According to RFA, the colliery has 3 separate coal mine shafts with a six-storey dormitory to house some 300 or 400 workers - around 90 per cent being Han.
This new incident shows that gravity of the situation.
Despite the extremely tight security in place since weeks for the 60th anniversary’s celebrations and the announced visit of Yu and his colleagues in Urumqi, the attack could still occur.
It is not the first time that this has happened.
Last year, in May, as President Xi Jinping was wrapping up a high-profile four-day visit to the restive region, a bomb attack in Urumqi railway station killed three people and injured 79.
It was the third major incident in seven months targeting civilians, following earlier fatal attacks in the heart of Beijing and Kunming
A few weeks later another terrorist attack in Urumqi, left 31 people dead and a large number of Han Chinese was injured. At that time, Xi ordered troops in Xinjiang to deliver a ‘crushing blow’ to terrorism.
This time, Xinhua quoted Yu as saying In Urumqi: “Firmly fighting violent terrorist activities should be the priority of our battle at present.”
Yu was accompanied by General Zhao Keshi, a member of the all-powerful Central Military Commission, also head of PLA's General Logistics Department, and Lt Gen Peng Yong, Commander of the Xinjiang Military District.
Yu, who oversees the United Front Work including the Xinjiang affairs addressed the troops and highlighted the role of the PLA for Xinjiang stability, saying troops should play a bigger role in fighting separatism, terrorism and extremism.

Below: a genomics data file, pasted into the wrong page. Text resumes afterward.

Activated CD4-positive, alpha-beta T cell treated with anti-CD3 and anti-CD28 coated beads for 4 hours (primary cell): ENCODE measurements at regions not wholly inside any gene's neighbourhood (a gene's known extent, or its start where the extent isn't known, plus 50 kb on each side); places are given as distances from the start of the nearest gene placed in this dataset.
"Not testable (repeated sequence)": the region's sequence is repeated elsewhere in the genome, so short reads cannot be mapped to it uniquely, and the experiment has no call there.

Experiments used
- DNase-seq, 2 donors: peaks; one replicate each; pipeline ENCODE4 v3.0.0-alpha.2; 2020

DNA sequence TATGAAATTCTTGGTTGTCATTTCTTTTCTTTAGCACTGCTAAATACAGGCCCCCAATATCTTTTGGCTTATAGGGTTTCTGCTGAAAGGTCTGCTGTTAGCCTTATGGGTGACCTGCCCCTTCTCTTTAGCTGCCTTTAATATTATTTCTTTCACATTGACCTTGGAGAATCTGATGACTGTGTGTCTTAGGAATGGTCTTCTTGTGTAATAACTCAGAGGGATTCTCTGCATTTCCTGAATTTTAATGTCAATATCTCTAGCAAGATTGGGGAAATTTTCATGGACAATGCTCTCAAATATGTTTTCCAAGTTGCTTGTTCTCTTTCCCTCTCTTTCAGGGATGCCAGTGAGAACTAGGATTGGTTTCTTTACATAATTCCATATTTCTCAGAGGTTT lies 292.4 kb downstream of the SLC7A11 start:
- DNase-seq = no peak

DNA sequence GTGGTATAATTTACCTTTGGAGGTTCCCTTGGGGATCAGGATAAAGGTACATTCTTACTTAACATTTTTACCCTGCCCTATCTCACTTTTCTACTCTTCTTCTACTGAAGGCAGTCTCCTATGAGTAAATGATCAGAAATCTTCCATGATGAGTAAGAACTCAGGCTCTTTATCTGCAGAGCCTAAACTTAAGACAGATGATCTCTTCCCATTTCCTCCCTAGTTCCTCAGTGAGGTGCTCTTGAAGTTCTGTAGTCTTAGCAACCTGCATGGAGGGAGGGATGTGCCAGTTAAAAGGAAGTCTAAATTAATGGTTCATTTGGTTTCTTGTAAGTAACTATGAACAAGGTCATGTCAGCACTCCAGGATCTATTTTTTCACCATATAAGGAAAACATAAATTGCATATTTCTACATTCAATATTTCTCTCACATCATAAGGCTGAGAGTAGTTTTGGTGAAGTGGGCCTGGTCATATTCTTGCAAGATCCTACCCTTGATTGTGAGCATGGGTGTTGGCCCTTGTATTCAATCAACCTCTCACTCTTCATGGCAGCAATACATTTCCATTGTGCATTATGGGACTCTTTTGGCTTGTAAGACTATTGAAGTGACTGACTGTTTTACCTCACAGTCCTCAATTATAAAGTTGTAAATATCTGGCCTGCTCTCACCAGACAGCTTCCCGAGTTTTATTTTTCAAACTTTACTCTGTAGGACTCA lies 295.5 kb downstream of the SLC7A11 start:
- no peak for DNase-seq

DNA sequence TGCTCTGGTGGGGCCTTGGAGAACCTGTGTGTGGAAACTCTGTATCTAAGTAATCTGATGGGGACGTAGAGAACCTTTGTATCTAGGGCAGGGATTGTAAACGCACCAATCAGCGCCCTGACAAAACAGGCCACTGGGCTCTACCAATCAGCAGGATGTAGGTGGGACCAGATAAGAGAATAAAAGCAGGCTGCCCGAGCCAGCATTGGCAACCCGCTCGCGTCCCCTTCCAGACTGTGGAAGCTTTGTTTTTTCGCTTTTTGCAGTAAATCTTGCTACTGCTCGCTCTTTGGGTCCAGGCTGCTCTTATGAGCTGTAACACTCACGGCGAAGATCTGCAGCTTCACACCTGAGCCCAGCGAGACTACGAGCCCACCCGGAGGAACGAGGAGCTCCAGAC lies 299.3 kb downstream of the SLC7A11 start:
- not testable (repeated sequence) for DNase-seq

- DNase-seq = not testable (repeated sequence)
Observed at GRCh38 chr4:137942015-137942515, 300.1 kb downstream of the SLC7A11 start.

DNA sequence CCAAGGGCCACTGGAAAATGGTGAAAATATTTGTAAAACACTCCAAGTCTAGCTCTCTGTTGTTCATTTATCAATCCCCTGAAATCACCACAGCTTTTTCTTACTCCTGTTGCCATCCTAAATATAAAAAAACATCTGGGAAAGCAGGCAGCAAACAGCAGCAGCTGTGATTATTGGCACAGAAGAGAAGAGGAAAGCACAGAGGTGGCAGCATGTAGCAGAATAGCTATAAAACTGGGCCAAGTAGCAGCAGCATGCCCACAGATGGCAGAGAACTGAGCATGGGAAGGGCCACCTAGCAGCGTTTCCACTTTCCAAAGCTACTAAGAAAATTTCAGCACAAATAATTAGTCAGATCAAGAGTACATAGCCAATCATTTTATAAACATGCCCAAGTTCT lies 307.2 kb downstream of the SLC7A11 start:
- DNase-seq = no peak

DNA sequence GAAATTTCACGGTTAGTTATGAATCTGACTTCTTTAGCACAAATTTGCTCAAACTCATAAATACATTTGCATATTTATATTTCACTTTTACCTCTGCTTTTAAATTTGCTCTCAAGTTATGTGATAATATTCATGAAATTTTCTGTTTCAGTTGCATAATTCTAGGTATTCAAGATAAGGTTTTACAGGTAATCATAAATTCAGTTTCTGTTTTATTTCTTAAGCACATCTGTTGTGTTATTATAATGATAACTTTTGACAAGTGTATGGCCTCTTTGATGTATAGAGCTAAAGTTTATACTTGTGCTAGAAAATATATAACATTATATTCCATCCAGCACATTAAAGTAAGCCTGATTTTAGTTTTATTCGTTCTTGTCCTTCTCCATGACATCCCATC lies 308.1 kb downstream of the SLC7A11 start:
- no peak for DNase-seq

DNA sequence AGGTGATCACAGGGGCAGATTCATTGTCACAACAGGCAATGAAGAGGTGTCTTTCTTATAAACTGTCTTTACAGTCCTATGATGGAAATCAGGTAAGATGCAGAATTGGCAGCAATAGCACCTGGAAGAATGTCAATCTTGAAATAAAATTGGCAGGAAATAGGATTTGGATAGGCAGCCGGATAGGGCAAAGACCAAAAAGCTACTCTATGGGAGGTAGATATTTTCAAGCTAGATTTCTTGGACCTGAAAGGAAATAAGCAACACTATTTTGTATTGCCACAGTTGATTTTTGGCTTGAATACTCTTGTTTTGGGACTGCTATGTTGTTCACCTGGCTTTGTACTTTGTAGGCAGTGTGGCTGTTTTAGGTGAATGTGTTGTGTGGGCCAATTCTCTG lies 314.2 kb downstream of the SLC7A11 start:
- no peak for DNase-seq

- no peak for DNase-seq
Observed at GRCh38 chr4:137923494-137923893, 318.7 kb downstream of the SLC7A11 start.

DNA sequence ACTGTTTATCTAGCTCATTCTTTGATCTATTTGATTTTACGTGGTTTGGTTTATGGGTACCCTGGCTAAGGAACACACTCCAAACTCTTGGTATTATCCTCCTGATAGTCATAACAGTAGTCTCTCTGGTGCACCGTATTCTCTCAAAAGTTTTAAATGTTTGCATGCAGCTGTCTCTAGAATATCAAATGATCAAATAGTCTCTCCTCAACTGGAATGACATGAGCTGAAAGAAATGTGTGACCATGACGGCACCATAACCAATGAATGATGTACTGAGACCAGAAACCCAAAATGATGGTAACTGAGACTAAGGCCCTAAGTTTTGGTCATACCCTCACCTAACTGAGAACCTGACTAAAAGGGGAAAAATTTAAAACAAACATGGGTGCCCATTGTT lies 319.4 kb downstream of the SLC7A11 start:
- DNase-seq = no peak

During the special meeting, Yu spoke to all senior military officers from the Xinjiang Military Area Command, the Xinjiang Division of the Chinese People's Armed Police and Xinjiang Production and Construction Corps (XPCC), an economic and semi-military organization, about the gravity of the situation. Yu even spoke of a protracted war.
Already last month, Yu had announced a government-backed aid programme to send professionals to Xinjiang whose aim would also be to curb ‘terrorism’.
Interestingly, General Zhao Keshi did not visit the Indian border (let us remember that the Xinjiang Military district borders Ladakh/Aksai Chin of India); he only went to Turpan, in Xinjiang’s northwest on September 29 to meet the ‘local residents’.
The Indian border is clearly not the priority in Xinjiang, like it is for Tibet. Zhao’s colleague, General Zhang Yang, a member of the ‘central leaders’ delegation to Tibet for the TAR’s 50 anniversary had visited the ‘border’ a few weeks earlier.
It is worth noting that the PLA posted in the unruly region has been recently ordered to ‘teach folk dances and songs as part of efforts to improve relations with the minority people’ (i.e. the Uyghurs).
Reuters, quoting the People’s Liberation Army Daily, says that the PLA in Xinjiang are at the ‘centre of the storm’ when it comes to fighting militants and separatists: “Their job is more than just fighting,” said the article, “pointing to the thousands of activities they have arranged in the last five years going into villages to ‘explain the party’s ethnic and religious policies ... and refute rumours.” It is not an easy task to force Communism down the Uyghurs’ throats.
Another telling sign: on the occasion of the Grand Parade for the 70th anniversary of the end of WWII, Xi Jinping had announced a cut in China’s military forces and a readjustment of the ratio between its army, navy and air force.
WantChinaTimes, published in Taiwan says: “If the adjustment is made, the number of troops in the navy and air force will be increased while the army will be reduced from 1.6 million to 1 million,” adding, “Sources claimed the troops to be cut may be transferred to form ten armed police tactical units and 100 armed police warfare groups, with both likely to be stationed in the restive Xinjiang Uyghur Autonomous Region.”
The situation is definitively not rosy in the restive ‘Autonomous Region’, especially with a neighbour like Pakistan at the door.
The giant Chinese Dragon is indeed terribly unstable.